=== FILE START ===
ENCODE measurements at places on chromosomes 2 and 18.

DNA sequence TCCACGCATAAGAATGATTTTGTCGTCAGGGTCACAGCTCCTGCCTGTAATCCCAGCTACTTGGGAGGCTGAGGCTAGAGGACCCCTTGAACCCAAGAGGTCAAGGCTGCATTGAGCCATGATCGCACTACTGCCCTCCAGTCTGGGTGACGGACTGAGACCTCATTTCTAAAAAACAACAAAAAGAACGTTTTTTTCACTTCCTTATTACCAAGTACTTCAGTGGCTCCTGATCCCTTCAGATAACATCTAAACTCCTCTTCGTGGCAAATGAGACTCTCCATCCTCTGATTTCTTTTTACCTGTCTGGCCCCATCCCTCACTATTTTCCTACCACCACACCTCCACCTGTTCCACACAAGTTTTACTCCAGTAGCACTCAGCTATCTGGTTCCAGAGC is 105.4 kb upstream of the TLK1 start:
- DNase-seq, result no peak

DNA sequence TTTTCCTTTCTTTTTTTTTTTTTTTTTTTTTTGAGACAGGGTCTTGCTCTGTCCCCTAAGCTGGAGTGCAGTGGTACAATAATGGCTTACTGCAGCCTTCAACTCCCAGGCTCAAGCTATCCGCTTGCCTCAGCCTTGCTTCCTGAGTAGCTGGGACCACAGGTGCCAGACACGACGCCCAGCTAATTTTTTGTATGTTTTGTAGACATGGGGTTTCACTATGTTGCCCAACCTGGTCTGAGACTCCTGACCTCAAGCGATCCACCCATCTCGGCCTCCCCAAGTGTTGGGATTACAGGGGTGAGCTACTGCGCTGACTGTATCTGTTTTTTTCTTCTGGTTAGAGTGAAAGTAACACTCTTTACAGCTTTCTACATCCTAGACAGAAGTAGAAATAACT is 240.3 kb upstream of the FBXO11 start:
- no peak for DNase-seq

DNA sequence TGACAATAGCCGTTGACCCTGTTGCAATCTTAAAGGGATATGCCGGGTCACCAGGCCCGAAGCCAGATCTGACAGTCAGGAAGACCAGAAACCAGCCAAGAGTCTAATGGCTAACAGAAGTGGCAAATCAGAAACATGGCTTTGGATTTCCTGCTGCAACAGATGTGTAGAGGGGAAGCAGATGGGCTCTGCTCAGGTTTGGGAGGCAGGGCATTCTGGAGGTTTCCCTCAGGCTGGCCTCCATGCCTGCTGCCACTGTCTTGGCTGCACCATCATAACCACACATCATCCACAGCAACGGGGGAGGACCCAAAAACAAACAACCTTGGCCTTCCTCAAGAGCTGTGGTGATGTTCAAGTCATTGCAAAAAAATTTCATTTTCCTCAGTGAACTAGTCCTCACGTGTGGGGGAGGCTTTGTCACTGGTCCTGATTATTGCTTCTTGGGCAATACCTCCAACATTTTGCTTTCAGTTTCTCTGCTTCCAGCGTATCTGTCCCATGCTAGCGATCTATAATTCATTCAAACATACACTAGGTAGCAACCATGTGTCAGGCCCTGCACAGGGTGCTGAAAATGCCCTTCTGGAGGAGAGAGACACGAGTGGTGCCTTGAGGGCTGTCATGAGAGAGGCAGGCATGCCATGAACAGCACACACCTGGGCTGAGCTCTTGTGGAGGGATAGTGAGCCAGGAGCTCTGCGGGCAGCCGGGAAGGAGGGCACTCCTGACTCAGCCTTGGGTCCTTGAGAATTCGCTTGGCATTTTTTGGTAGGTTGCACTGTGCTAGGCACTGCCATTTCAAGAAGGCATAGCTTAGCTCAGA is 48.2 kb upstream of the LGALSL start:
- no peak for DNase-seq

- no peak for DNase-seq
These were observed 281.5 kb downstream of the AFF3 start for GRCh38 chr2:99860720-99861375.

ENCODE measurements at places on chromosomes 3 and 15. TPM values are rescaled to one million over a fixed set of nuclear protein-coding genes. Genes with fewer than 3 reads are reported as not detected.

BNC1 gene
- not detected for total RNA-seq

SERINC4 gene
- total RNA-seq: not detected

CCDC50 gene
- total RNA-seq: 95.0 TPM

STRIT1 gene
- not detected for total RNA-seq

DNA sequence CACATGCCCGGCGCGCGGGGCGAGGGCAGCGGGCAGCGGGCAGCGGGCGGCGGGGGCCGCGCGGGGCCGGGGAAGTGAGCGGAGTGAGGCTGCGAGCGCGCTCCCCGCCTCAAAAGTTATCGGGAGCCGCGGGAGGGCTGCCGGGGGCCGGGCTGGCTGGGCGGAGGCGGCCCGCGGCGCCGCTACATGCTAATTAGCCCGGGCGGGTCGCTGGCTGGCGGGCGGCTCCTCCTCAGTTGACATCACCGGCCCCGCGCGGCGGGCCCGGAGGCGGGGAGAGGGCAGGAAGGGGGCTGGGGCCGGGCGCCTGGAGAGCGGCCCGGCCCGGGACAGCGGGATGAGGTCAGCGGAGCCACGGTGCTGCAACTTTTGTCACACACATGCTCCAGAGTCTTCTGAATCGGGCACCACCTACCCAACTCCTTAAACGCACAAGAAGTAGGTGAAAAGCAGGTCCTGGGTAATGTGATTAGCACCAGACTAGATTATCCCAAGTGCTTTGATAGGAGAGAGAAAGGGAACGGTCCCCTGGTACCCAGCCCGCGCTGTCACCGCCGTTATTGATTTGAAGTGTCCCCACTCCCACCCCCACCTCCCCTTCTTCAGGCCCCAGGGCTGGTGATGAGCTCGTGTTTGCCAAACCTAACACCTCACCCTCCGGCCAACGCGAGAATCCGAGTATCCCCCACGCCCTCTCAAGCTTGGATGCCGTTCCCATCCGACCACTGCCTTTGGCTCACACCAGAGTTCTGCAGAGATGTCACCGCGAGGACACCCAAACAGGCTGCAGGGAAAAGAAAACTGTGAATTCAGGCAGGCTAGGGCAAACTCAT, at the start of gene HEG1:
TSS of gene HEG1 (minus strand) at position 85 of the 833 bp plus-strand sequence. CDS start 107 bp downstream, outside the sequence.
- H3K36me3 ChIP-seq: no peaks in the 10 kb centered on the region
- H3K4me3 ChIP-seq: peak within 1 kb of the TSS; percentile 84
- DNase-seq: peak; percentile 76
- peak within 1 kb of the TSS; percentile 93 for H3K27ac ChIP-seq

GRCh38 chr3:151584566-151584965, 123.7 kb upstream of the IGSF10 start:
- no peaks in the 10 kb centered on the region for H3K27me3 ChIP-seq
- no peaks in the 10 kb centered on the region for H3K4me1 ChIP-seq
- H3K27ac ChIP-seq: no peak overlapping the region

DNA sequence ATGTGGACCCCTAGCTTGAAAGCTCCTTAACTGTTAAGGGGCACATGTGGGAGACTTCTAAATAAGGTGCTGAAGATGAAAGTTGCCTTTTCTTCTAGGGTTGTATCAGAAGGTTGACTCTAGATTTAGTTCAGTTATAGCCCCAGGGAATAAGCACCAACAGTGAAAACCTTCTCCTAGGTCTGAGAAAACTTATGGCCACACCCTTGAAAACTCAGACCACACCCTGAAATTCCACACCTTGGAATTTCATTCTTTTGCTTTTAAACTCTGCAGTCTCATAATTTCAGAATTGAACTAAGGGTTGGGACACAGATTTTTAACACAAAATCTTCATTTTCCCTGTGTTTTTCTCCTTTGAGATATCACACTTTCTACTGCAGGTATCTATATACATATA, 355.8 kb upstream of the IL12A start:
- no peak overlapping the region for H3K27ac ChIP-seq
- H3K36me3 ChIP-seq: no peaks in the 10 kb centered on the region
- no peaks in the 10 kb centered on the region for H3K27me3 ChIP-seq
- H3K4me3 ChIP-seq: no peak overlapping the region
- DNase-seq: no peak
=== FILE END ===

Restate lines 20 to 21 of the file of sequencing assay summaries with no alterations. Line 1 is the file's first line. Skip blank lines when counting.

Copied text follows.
TSS of gene HEG1 (minus strand) at position 85 of the 833 bp plus-strand sequence. CDS start 107 bp downstream, outside the sequence.
- H3K36me3 ChIP-seq: no peaks in the 10 kb centered on the region